Category Archives: Entrees

Millet Polenta Cakes with Zucchini, Daikon, Cherry Tomatoes, and Cilantro-Miso Pesto

Reprinted with permission from Cultured Foods for your Kitchen by Leda Scheintaub. Photo by William Brinson. This recipe is an extension of the Fermented Millet Porridge concept (and a riff on the French-style chickpea flour–based bites known as panisse); after you’ve made your porridge, you pour it onto a baking sheet to firm up, then… Continue Reading

One Response to Millet Polenta Cakes with Zucchini, Daikon, Cherry Tomatoes, and Cilantro-Miso Pesto

Better than Fried Chicken

There are two reasons this dish is better than fried chicken. The first is taste. The toasty crispy oats are more flavorful and toothsome than is batter-dipped fried chicken. Secondly, it’s so much easier to make. 1 3-1/2 pound organic chicken or assorted chicken parts 1 teaspoon ground cinnamon 1 teaspoon freshly grated nutmeg 1… Continue Reading

4 Responses to Better than Fried Chicken

  1. How do you use rolled oats in recipes when soaking them first is the best way to break down the anti-nutrients in them? Been soaking nuts,seeds,legumes for a while but have yet to master how to soak oats that aren’t for oatmeal/porridge alone.

    • You’re right, it doesn’t make sense to use soaked rolled oats in this recipe; here they’re used for texture, not as a primary ingredient. Yes, by all means, soak grains as a rule.

  2. In the recipe “Better than Fried Chicken”, do you mean cooked oatmeal or quick or rolled oats? Makes a BIG difference in finished product.

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Five-Minute Curried Salmon

Salmon poached in coconut milk is meltingly tender and flavorful. Stir in green curry paste and you’ll have an instant curry feast. Serves 4 One cup unsweetened coconut milk 1 pound wild salmon fillets, cut into bite-sized pieces 1 teaspoon sea salt 1 tablespoon green curry paste, or to taste 5 scallions, thinly sliced 2… Continue Reading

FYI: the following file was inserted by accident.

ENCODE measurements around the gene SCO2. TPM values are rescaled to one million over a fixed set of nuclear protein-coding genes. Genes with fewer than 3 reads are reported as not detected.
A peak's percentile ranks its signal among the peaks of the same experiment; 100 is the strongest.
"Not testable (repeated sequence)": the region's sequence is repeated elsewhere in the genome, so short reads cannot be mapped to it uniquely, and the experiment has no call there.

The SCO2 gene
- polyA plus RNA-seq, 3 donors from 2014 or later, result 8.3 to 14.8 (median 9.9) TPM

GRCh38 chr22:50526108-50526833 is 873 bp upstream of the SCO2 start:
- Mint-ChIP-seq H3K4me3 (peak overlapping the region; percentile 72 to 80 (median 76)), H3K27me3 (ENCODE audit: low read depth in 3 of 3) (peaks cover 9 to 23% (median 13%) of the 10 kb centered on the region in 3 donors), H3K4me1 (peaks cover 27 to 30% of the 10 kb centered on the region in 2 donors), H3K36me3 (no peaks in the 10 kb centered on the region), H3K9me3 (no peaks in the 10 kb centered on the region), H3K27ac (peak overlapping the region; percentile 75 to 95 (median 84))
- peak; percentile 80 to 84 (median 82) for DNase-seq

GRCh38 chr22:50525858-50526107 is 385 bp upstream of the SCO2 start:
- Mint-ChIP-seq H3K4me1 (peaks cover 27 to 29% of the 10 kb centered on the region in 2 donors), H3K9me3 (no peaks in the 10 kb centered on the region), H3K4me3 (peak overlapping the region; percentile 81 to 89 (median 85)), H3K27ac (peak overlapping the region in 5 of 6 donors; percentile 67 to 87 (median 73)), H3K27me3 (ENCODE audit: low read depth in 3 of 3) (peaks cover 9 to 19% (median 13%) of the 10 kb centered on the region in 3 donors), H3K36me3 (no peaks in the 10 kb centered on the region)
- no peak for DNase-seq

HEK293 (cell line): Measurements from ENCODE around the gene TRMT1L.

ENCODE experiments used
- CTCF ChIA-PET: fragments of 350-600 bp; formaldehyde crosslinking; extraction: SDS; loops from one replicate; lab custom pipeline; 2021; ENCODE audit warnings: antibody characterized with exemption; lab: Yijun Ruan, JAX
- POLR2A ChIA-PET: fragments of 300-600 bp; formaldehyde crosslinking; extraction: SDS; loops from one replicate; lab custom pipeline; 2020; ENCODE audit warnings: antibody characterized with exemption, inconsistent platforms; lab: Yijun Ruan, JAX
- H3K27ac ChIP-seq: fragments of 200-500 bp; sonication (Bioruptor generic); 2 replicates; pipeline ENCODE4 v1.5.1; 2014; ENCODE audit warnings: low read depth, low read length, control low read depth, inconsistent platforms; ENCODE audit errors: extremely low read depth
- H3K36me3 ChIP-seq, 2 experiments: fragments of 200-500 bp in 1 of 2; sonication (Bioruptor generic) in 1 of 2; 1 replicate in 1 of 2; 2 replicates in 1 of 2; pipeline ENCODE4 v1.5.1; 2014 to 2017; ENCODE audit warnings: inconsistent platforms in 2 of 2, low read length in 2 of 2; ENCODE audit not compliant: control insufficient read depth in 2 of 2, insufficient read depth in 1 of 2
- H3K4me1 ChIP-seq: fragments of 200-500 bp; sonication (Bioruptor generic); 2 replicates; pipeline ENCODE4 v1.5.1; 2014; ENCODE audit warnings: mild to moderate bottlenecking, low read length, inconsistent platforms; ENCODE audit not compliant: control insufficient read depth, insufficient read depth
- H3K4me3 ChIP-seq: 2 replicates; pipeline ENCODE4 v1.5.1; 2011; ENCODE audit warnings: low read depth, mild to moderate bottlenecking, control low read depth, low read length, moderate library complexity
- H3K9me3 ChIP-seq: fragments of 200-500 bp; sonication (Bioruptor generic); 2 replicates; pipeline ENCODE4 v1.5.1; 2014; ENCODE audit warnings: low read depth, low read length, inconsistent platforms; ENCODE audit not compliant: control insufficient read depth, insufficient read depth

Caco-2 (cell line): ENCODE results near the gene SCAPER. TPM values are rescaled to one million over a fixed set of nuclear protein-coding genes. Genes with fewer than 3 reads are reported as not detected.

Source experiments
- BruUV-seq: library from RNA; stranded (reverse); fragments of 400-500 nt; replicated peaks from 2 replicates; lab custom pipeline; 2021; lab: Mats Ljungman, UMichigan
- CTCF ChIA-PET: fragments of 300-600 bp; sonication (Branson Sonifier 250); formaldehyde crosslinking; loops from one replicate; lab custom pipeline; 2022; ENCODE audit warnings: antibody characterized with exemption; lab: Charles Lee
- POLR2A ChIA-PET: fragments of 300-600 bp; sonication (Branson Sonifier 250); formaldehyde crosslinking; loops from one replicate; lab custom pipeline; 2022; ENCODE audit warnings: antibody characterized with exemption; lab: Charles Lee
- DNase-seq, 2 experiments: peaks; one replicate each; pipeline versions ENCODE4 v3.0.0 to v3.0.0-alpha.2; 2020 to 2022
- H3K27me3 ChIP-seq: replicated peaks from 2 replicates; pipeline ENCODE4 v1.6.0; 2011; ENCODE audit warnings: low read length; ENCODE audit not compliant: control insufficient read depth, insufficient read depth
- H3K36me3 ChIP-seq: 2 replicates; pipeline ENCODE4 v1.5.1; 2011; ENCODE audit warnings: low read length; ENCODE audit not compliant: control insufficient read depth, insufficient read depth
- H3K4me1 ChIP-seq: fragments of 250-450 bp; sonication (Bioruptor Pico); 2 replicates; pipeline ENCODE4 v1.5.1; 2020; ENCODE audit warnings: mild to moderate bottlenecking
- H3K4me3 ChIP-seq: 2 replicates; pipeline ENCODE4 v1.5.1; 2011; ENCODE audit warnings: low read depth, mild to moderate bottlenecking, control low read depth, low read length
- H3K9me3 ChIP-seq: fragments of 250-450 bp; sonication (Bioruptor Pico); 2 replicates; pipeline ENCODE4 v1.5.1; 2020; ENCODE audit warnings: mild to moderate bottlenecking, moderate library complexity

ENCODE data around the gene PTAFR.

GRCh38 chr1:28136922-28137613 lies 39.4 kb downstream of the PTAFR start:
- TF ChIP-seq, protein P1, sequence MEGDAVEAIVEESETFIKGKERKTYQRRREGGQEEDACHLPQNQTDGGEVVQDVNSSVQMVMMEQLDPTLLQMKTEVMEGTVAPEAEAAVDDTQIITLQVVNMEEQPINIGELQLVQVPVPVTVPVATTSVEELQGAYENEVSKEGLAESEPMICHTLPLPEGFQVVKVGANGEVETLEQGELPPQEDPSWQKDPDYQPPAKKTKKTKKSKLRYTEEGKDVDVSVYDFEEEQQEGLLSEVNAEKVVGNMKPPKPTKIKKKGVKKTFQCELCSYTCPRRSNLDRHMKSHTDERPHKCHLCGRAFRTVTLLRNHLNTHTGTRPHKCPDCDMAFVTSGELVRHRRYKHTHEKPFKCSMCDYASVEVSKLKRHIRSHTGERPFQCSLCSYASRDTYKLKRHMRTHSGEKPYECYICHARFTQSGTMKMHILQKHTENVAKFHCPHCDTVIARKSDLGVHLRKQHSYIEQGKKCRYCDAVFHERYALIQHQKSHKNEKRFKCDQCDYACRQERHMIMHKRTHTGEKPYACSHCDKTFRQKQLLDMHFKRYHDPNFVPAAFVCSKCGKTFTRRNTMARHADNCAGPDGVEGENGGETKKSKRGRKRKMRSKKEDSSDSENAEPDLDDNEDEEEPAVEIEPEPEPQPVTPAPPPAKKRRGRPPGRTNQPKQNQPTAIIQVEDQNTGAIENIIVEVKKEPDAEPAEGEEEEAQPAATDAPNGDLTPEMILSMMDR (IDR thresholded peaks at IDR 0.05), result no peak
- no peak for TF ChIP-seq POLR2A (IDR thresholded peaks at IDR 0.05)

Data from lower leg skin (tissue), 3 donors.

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Homemade Corned Beef

Here’s how you can corn beef without adding chemicals—albeit, you’ll reduce the fermentation period to one week (versus the traditional 3-week period). By keeping the meat submerged below the brine’s surface, and in an anaerobic—or air-free—environment, it safely cures. Once fermented and then cooked, slice corned beef very thin and serve with horseradish sauce or… Continue Reading

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Stuffed Cabbage Rolls

Accompanying article: Hiatal Hernia   It’s so easy to fill a cabbage leaf with any savory concoction and steam, simmer or bake it for an elegant and appealing dish. When I want a wallop of energy, I stuff cabbage with low fat and cholesterol, buffalo. In this dish the sweet and sour flavored vegetables enable… Continue Reading

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Beans & Legumes, Dried

Velvety smooth, well-cooked beans are both delicious and digestible. Hard beans are neither. Here are my secrets—plus a recipe—for cooking up a satisfying pot of soft beans. With these basics there’s bowls of pleasure ahead. If beans are relatively new to your diet or if you have trouble digesting them, start by eating small amounts… Continue Reading

12 Responses to Beans & Legumes, Dried

  1. Can you recommend a Pressure Cooker ? I have been looking for a healthy non-toxic one for months. Have been reading more about lectins in The Plant Parodox and Eat For Your Blood Tyep and how lectins (found in seeds/skin of veggies/fruit) interfere with our digestive system, immune system and that pressure cookers kill them. I bought a VonShef pressure cooker and not sure if this is a good one? Thanks

  2. “(and unless you’re making a soy product, I hope you’re not cooking and serving soy beans).”

    Why would you say this? I have an excellent veggie burger recipe that uses soy beans in it. I am cooking up a whole bunch of soy beans now with kombu for just that purpose. I am curious as to your reasoning.